Elvis Presley  

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Colonel Tom Parker managed Elvis Presley’s career from 1955 to 1977. Their relationship was probably the most unique artist-manager relationship ever in show business, clearly one of the most successful. The world’s music and pop culture changed forever when the greatest performer of them all joined forces with the man who wrote the book on promotion. Elvis and Colonel Parker made history together. They also shared an abiding friendship that is often overlooked by the press and the general public. -Jack Soden, CEO of Elvis Presley Enterprises

Elvis would stay with Parker when he was in town recording on Music Row. At his death, the Madison property contained four building full of photos, awards and costumes that provided a complete moment-by-moment record of Elvis’ entire career. In 1987, Parker was invited to work on special projects with Elvis Presley Enterprises. Colonel Parker eventually sold the estimated 35 tons of material to EPE.

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In the beginning of 2017, the former home and office of Colonel Tom Parker, manager of Elvis Presley, was scheduled for demolition. Parker, who died in 1997, acquired the house around 1953, just a few years before he began working with Presley. In addition to the three-bedroom home/office where Parker masterminded the rock 'n' roll star's career, the property included an outdoor fire pit and a stone-and-concrete pond, as well as a small building that housed the operations of the Elvis Presley Fan Club. Storytellers Museum teams dismantled the interior within about 3 weeks. After the demolition of the exterior was delayed, the team continued its own dismantling, until we had collected 100 tons of building material, including bricks, shingles, a 250-year old tree, a brick pond, and plans to reassemble the buildings, and share the place that was so pivotal to Elvis’ career.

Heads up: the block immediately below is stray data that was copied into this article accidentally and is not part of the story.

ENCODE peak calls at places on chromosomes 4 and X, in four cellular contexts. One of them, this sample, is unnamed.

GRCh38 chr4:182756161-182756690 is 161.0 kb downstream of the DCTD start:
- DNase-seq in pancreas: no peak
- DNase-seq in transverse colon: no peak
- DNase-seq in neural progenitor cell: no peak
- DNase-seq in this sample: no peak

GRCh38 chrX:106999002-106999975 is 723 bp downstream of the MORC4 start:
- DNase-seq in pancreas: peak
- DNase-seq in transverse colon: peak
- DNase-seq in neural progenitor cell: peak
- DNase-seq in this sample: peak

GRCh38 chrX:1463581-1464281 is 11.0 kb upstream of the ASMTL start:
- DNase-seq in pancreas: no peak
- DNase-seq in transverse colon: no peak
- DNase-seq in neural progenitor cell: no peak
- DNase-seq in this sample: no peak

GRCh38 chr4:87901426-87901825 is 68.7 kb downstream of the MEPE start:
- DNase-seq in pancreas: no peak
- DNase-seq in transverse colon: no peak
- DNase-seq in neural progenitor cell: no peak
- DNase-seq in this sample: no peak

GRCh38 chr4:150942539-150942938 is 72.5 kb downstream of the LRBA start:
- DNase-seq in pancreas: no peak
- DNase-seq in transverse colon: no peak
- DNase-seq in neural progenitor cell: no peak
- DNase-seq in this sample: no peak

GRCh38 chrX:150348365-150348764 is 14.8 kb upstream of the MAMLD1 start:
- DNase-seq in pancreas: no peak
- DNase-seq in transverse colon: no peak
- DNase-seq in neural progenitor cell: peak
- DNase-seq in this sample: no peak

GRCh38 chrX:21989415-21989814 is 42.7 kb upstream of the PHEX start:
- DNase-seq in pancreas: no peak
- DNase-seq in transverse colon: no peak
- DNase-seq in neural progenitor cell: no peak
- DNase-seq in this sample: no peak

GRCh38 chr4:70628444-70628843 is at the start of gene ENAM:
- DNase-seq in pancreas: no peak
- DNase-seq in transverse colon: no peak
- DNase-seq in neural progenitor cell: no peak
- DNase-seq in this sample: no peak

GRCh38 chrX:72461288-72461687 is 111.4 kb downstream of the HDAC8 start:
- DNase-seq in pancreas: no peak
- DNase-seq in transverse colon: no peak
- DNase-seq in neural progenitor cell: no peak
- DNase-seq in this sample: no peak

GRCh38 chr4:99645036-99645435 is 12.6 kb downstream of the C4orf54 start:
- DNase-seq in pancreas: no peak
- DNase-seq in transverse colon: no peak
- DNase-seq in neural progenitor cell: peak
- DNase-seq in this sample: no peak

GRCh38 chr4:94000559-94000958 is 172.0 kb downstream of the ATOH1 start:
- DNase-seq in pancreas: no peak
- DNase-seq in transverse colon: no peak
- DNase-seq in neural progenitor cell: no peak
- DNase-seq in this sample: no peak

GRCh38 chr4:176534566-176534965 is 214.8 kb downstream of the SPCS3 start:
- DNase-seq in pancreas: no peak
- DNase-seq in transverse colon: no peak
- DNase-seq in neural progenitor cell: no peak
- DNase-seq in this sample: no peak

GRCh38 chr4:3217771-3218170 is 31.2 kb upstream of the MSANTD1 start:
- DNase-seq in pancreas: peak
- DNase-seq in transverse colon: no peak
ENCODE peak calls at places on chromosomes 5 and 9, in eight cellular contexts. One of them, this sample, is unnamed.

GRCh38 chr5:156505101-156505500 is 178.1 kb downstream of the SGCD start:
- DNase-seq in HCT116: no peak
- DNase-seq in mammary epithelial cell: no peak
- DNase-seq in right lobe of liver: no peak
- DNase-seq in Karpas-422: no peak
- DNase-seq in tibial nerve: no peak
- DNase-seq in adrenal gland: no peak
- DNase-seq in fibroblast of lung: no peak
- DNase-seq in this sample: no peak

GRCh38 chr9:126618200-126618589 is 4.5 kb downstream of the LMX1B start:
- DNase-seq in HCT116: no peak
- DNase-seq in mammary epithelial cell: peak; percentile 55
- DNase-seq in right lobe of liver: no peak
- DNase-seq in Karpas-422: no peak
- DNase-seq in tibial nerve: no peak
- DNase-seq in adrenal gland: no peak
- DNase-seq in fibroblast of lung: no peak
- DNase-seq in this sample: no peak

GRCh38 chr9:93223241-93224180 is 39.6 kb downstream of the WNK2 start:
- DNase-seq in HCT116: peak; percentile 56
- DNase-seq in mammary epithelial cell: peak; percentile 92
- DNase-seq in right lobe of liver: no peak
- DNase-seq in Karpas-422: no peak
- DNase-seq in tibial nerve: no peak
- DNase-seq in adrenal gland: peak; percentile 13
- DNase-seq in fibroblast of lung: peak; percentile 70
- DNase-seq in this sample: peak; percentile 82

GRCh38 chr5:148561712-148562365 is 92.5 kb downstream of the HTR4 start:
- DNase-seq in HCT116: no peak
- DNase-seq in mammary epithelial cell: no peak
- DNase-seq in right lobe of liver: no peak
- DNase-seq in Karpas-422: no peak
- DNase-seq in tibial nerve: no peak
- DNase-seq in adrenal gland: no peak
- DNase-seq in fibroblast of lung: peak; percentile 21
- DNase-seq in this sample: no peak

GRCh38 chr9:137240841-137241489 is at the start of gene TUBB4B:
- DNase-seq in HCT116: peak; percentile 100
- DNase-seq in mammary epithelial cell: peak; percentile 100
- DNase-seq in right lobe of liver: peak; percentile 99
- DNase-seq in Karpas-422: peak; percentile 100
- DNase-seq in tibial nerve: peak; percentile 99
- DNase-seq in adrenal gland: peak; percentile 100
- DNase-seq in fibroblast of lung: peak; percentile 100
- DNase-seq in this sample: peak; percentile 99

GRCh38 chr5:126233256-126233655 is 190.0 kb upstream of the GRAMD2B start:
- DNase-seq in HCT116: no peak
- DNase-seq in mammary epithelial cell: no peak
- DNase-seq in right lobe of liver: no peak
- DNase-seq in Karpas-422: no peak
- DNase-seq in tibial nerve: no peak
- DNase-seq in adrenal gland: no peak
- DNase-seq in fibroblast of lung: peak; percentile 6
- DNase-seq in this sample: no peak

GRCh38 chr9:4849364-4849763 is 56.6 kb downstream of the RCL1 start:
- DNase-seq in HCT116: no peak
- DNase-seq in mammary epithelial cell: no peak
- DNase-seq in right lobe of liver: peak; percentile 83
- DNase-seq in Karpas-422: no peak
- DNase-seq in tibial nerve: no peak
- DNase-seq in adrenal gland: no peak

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Pieces of the buildings are on permanent display at the Storytellers Museum and Memorial Garden. These include the knotty wood paneling in the famous photo of Elvis and Parker signing their contracts.

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Nashville artist Wayne Brezinka uses paper, paint, and found and repurposed items from Parker’s Madison property to bring a likeness of a young Elvis Presley to life. From the  green, yellow, blue, red and white wires from a 1950s-era phone system in Parker's home and office, to obscure artifacts like wall paper samples and 45 RPM records, this three-dimensional portrait is a vibrant study of The King.